Also, the GB size will help to improve the reli­a­bil­i­ty of your SD card. If your SD is always close to max­i­mum capac­i­ty, there is a high­er degree of wear of the mem­o­ry sec­tors as there is less free space avail­able.

Although you only need about 1.5 GB of space for about 1,000 images (for­mat­ted at 1920 x 1200 px in high­est jpg qual­i­ty) in your fold­er plus about 4 GB for the oper­at­ing sys­tem and oth­er appli­ca­tions, I would rec­om­mend pick­ing a 32 GB microSD card.

They are only a lit­tle bit more expen­sive than a 16 GB card but will give you peace of mind over the life­time of your dig­i­tal pic­ture frame.

I have had good expe­ri­ences with High Endurance Cards made by San­disk (32 GB High Endurance), but I am sure that oth­er qual­i­ty man­u­fac­tur­ers like Sam­sung (32 GB, PRO Endurance) and Tran­scend (32 GB, High Endurance) are just as good.

Note: Make sure you buy a micro SD card, not the reg­u­lar SD cards that you use for cam­eras. The micro SD card will come with an adapter so that you can use it in a stan­dard SD card read­er which is essen­tial for the instal­la­tion of the oper­at­ing sys­tem. For the Rasp­berry Pi, you won't need the adapter any­more.

A pow­er sup­ply

Two things that are impor­tant here: Enough pow­er and a slim form fac­tor that fits nice­ly behind the screen.

Let's start with pow­er: The Rasp­berry Pi 4 Mod­el B requires a pow­er sup­ply of 5 V and a min­i­mum of 3A. Don't get a weak­er one than 3A. You may end up with all kinds of issues that seem unex­plain­able, but in the end, it's because of a pow­er sup­ply that is not up to the task.

The slim form fac­tor is cru­cial because we must always keep in mind that there isn't too much space behind the mon­i­tor and the wall. So pick one which has enough pow­er but it still small.

This is all the hard­ware that we need for the mini­com­put­er pow­er­ing your dig­i­tal pic­ture frame. I will assume that you have access to a reg­u­lar desk­top or lap­top com­put­er with either Microsoft Win­dows, macOS or Lin­ux includ­ing an SD card slot or exter­nal read­er.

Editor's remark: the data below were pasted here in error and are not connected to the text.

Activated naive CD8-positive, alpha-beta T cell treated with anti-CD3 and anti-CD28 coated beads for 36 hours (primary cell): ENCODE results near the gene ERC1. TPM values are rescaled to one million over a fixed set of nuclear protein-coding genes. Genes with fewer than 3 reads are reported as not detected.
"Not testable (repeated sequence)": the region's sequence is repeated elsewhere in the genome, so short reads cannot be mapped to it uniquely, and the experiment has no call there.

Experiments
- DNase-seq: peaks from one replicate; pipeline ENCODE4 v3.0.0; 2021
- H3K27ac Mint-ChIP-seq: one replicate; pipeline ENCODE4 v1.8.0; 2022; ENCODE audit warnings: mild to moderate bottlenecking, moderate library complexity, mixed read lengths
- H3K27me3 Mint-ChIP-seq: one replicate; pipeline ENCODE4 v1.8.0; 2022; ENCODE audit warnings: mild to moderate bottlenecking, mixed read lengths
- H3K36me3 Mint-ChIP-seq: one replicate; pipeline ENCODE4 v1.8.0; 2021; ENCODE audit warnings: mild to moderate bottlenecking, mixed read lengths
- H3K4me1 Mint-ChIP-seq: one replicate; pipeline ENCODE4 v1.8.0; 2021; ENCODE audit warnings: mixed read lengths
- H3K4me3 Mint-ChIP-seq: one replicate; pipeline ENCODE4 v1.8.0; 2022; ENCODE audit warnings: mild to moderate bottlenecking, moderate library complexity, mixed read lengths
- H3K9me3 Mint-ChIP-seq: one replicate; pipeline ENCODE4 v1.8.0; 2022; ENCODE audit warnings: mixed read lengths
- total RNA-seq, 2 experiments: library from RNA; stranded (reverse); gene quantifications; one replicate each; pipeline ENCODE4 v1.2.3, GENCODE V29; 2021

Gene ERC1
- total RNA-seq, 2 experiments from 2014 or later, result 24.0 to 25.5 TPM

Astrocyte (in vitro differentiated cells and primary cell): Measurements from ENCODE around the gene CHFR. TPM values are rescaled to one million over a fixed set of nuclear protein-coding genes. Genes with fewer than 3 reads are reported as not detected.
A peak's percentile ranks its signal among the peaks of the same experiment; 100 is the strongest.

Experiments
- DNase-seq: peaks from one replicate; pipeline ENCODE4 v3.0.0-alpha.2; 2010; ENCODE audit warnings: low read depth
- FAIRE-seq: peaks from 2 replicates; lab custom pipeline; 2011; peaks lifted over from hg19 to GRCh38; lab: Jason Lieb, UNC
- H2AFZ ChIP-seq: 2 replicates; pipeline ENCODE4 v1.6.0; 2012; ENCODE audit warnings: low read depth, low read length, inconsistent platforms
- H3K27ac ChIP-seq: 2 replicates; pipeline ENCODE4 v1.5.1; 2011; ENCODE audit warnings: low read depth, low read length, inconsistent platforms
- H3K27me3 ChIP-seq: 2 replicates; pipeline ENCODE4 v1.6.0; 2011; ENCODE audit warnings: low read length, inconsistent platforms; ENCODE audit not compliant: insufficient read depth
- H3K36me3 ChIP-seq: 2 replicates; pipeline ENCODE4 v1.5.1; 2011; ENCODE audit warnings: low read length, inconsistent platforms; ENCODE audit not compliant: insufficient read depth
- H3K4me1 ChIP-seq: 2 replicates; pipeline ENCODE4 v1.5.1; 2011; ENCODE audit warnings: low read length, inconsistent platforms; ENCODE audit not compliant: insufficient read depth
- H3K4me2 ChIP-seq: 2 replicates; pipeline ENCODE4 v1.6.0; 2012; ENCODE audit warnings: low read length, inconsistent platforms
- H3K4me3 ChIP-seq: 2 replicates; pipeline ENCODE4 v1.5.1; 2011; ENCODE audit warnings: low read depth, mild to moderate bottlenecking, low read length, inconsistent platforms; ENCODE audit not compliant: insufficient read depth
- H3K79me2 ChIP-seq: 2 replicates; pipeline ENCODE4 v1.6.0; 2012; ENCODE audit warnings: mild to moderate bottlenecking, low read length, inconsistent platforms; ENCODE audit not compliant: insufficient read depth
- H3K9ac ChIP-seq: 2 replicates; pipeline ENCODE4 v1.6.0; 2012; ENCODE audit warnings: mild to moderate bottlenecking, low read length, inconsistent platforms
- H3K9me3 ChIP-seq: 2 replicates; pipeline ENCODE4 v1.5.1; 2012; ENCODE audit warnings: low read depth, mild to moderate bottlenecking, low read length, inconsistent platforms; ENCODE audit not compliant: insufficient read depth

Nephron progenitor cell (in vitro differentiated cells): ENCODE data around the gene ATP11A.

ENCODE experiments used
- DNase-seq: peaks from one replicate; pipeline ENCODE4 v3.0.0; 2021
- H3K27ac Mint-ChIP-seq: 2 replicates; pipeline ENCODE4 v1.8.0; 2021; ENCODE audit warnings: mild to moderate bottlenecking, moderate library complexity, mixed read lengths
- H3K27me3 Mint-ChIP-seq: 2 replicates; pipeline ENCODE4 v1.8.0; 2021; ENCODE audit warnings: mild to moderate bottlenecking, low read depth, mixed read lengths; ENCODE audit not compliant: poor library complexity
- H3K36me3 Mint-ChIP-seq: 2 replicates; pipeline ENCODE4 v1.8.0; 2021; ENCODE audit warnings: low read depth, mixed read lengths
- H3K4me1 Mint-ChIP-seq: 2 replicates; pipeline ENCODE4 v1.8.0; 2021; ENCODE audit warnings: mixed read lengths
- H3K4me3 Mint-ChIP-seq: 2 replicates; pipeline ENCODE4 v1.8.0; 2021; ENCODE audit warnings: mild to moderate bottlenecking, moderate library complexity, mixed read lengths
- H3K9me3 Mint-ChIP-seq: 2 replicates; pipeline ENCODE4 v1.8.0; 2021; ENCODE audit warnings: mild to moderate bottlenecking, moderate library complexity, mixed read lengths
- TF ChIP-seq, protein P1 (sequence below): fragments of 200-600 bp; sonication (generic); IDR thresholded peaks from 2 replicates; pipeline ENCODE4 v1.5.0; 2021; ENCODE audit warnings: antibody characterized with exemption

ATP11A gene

Instal­la­tion of Rasp­bian Buster

Now that we have all the hard­ware com­po­nents togeth­er let's breathe some life into these elec­tron­ics. You will need about one hour for these steps if you are doing it for the first time.

The Rasp­berry Pi runs on many oper­at­ing sys­tems like sev­er­al Lin­ux dialects, but also a vari­ant of Microsoft Win­dows 10 (IoT Core).

For the dig­i­tal pic­ture frame, we will use Rasp­bian, the offi­cial oper­at­ing sys­tem for all mod­els of the Rasp­berry Pi. It's free to use and easy to install.

Use your reg­u­lar desktop/laptop com­put­er for the fol­low­ing steps:

Down­load the Rasp­berry Pi oper­at­ing sys­tem

Go to https://www.raspberrypi.org/downloads/ and click on Rasp­bian.

You will see three vari­ants; find "Rasp­bian Buster with desk­top" and "Down­load ZIP."

All you need is Rasp­bian Buster

The ZIP file is about 1 GB in size, so depend­ing on your inter­net con­nec­tion, enjoy a cup of cof­fee while you wait.

Unzip the file.

Down­load Etch­er

Go to https://www.balena.io/etcher/, down­load and install the Etch­er 64-bit installer for your oper­at­ing sys­tem. Etch­er (also known as "bale­naEtch­er") is a soft­ware util­i­ty to flash the Rasp­bian image which you just down­loaded to your SD card.